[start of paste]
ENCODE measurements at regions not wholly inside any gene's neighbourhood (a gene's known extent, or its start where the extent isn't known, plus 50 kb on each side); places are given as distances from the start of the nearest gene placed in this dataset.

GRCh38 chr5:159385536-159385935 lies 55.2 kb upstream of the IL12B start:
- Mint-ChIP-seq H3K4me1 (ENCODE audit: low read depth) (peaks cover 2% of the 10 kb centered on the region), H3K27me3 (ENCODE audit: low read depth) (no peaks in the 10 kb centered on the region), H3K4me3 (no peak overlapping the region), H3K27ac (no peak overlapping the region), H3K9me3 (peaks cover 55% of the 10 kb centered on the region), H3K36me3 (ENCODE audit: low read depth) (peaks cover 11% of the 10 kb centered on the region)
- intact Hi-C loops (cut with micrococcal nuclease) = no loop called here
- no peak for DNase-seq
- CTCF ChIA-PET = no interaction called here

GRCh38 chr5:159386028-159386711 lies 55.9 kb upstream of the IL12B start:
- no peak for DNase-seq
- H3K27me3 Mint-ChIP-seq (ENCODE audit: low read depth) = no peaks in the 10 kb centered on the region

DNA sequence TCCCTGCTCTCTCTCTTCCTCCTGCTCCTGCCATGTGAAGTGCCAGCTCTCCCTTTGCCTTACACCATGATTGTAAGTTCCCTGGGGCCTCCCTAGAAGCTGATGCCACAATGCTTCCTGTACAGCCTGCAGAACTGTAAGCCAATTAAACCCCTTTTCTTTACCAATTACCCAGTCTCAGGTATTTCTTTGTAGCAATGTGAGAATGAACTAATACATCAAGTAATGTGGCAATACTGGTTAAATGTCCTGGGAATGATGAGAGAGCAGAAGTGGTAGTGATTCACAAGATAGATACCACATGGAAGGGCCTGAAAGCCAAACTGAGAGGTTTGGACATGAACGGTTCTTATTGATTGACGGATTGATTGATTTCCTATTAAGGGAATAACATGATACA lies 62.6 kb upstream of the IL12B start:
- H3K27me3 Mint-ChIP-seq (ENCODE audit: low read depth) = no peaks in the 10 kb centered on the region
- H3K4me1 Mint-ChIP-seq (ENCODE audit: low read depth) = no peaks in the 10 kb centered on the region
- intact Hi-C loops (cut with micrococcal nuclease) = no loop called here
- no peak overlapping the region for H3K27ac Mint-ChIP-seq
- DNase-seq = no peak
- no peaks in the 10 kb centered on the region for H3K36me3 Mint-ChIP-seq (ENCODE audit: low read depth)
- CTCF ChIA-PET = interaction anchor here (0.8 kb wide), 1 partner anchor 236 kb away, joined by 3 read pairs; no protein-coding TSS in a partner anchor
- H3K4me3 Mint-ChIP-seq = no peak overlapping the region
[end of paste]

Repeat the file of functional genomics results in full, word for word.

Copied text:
ENCODE measurements at regions not wholly inside any gene's neighbourhood (a gene's known extent, or its start where the extent isn't known, plus 50 kb on each side); places are given as distances from the start of the nearest gene placed in this dataset.

GRCh38 chr5:159385536-159385935 lies 55.2 kb upstream of the IL12B start:
- Mint-ChIP-seq H3K4me1 (ENCODE audit: low read depth) (peaks cover 2% of the 10 kb centered on the region), H3K27me3 (ENCODE audit: low read depth) (no peaks in the 10 kb centered on the region), H3K4me3 (no peak overlapping the region), H3K27ac (no peak overlapping the region), H3K9me3 (peaks cover 55% of the 10 kb centered on the region), H3K36me3 (ENCODE audit: low read depth) (peaks cover 11% of the 10 kb centered on the region)
- intact Hi-C loops (cut with micrococcal nuclease) = no loop called here
- no peak for DNase-seq
- CTCF ChIA-PET = no interaction called here

GRCh38 chr5:159386028-159386711 lies 55.9 kb upstream of the IL12B start:
- no peak for DNase-seq
- H3K27me3 Mint-ChIP-seq (ENCODE audit: low read depth) = no peaks in the 10 kb centered on the region

DNA sequence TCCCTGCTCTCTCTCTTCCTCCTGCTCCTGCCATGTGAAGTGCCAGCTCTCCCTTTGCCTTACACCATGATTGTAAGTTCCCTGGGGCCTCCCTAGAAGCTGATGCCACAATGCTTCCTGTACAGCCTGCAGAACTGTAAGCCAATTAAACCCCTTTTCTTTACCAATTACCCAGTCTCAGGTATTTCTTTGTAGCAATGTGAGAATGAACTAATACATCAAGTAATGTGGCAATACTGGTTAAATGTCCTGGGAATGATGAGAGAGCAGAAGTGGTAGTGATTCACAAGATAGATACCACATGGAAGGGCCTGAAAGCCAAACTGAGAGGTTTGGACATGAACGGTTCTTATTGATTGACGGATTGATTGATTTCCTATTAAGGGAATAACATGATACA lies 62.6 kb upstream of the IL12B start:
- H3K27me3 Mint-ChIP-seq (ENCODE audit: low read depth) = no peaks in the 10 kb centered on the region
- H3K4me1 Mint-ChIP-seq (ENCODE audit: low read depth) = no peaks in the 10 kb centered on the region
- intact Hi-C loops (cut with micrococcal nuclease) = no loop called here
- no peak overlapping the region for H3K27ac Mint-ChIP-seq
- DNase-seq = no peak
- no peaks in the 10 kb centered on the region for H3K36me3 Mint-ChIP-seq (ENCODE audit: low read depth)
- CTCF ChIA-PET = interaction anchor here (0.8 kb wide), 1 partner anchor 236 kb away, joined by 3 read pairs; no protein-coding TSS in a partner anchor
- H3K4me3 Mint-ChIP-seq = no peak overlapping the region